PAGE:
Special Ed

Special Education remains a promise unfulfilled. It is time to renew our commitment – and ensure the programs and resources necessary to fulfill that commitment.

For most of our nation’s history, children with special needs or disabilities were shunted aside. That started to change in 1975 with the passage of federal legislation guaranteeing children with disabilities the right to “free appropriate public education” in the “least restrictive environment.”

That landmark legislation, now known as the Individuals with Disabilities Education Act (IDEA), is once again up for reauthorization. As arcane and indecipherable as some of the discussion and amendments might be, it is important that parents and educators committed to social justice intervene in the upcoming debates.

The problems with special education are well known. To name just a few: How to find and retain special education teachers. How to guarantee parents’ and students’ rights without mandating overwhelming paper work. How to serve all students without erroneously classifying a disproportional number of African Americans and other students of color into special education classes. How to ensure that teachers maintain high standards for special education students.

These are complicated issues. But all are linked to three central factors: sufficient money and resources, improved conditions of teaching and learning, and improved social services in all areas – not just education – for those families least able to afford the extra help needed by students with special needs.


One of the key issues facing Congress is fulfilling its 27-year pledge to provide sufficient funding.

When the federal government first passed special ed legislation in 1975, it promised to cover 40 percent of the additional costs incurred by districts to educate students with disabilities. This pledge, which is commonly referred to as “full funding,” has never been kept. Currently, districts receive federal funds covering only about 15 percent of the promised special ed funds.

This broken promise has been particularly harmful to resource-starved urban districts, which have a higher percentage of special education students. In Milwaukee, for example, 15.3 percent of the students are classified as special education, compared to 12 percent nationwide.

State and local districts have been forced to pick up the rest of the costs. Again, urban districts – already suffering from the well-known “savage inequalities” in funding – bear the brunt of the burden. As a result, students in special education in urban districts are often in larger classes and have fewer support services than their more affluent suburban counterparts.

Conservatives, seizing upon legitimate criticisms, are using the rhetoric of reform to massively reduce federal funding of what they call the “special education bureaucracy.” But reducing funding will only exacerbate, not solve, the problems facing special education.

We certainly recognize the many problems in special education – from lack of qualified personnel, to inadequate training for general education teachers, to intolerably high student/teacher ratios, to shamefully low expectations for children in special education, to dubious classification and testing procedures. (In his book The Learning Mystique, Gerald Coles makes a compelling case that a lot of what passes for conventional wisdom in the field of special education practice is pseudo-scientific nonsense.)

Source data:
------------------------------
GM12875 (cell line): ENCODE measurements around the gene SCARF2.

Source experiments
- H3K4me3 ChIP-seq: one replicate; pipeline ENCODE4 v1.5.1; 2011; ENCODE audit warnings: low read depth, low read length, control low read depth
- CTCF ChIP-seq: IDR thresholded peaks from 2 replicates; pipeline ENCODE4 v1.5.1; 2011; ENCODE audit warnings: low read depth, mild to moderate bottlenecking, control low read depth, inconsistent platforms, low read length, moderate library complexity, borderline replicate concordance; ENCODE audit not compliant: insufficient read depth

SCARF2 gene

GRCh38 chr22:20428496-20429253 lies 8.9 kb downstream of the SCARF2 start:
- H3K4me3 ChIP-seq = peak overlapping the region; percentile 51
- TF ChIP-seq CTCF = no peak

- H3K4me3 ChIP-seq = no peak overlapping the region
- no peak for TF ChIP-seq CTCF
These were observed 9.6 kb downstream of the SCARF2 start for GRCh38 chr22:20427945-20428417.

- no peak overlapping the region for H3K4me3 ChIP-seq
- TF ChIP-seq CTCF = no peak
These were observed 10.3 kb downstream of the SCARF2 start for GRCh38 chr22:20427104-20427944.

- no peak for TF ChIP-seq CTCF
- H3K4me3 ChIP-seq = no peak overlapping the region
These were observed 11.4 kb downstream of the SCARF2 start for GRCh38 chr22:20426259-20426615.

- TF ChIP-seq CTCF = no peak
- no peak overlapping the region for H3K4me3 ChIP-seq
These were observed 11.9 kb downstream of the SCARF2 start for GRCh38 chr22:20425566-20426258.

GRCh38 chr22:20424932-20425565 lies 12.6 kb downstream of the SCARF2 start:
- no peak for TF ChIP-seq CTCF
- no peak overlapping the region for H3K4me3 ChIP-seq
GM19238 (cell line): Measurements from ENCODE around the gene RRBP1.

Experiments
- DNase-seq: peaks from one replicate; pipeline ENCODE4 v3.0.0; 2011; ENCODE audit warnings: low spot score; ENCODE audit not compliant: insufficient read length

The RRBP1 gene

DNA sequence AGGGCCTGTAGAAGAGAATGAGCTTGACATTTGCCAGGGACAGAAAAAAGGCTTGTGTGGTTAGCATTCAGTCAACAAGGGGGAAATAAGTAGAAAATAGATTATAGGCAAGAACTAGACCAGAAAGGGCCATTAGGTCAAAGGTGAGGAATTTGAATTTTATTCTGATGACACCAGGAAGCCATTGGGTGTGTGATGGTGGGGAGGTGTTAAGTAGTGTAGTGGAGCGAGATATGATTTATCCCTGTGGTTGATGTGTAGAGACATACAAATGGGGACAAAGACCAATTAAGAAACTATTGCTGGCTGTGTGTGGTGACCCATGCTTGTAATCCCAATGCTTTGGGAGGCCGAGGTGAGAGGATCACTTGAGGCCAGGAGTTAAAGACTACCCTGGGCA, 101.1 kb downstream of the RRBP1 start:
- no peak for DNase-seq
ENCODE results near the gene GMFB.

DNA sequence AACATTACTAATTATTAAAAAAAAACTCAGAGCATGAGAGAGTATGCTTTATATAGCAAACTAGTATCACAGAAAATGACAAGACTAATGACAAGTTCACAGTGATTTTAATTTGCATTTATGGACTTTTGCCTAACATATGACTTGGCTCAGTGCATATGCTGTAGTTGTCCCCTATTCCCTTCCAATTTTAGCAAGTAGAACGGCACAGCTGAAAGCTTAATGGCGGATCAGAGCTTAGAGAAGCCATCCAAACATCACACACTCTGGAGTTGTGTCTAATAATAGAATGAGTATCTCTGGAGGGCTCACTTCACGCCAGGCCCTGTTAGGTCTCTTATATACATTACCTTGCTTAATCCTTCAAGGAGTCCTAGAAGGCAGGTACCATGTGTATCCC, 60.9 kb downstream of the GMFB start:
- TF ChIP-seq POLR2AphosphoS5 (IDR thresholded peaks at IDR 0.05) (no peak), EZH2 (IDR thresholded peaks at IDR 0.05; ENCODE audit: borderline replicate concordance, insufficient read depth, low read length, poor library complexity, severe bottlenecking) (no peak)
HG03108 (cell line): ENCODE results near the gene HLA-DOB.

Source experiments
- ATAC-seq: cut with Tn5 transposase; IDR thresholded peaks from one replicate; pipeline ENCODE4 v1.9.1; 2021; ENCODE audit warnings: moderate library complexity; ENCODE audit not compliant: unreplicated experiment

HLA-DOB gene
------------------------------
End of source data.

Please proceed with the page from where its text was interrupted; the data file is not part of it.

But the reality remains that many of the problems in special education cannot be solved without additional resources. To individualize instruction for the six million children classified as special education, requires massive funding to pay for planning, teacher collaboration and one-on-one or small group instruction.


As in so many areas in education, true reform must be based on classroom realities. Without the constant input of people who actually do the hard work of teaching students with special needs, solutions to some of these vexing problems of special ed will never be forthcoming.

Unfortunately, once again, teachers have not been welcomed into the discussions on the reauthorization of IDEA.

In October of 2001, President Bush appointed a 21-member President’s Commission on Excellence in Special Education. Not one of the members is a practicing special education or general education teacher. Not surprisingly, at their January meeting when the commission decided on specific topics to focus their working groups, they did not create a task force on “teaching conditions,” or even anything similar.


As we enter debate around special education, it’s worth remembering that the initial push for better services to special needs children started in the 1960s and 1970s as disability rights advocates, particularly parents of disabled children, began to organize.

Inspired by the Civil Rights Movement that sought equal opportunities for all people, the organizing and lobbying efforts by and on behalf of disabled people led to the federal recognition that children with special needs were entitled, without qualification, to a “free appropriate public education.”

Further, this commitment clearly has to extend beyond education. Across the country, social realities contribute to problems in child development, health, and nutrition that can lead to “special needs” when children are in school.

Clearly, not all disabilities have their origins in such social realities. At the same time, there is no doubt that inadequate health care, insufficient pre-natal care, environmental pollution, and poor nutrition – problems not limited to but often magnified in poor communities – must be addressed if we are to fulfill our promise of adequately educating all children.

One cannot ignore the problems in special education. But the solution lies in improved commitment and resources – not, as conservatives argue, in dismantling this landmark federal legislation.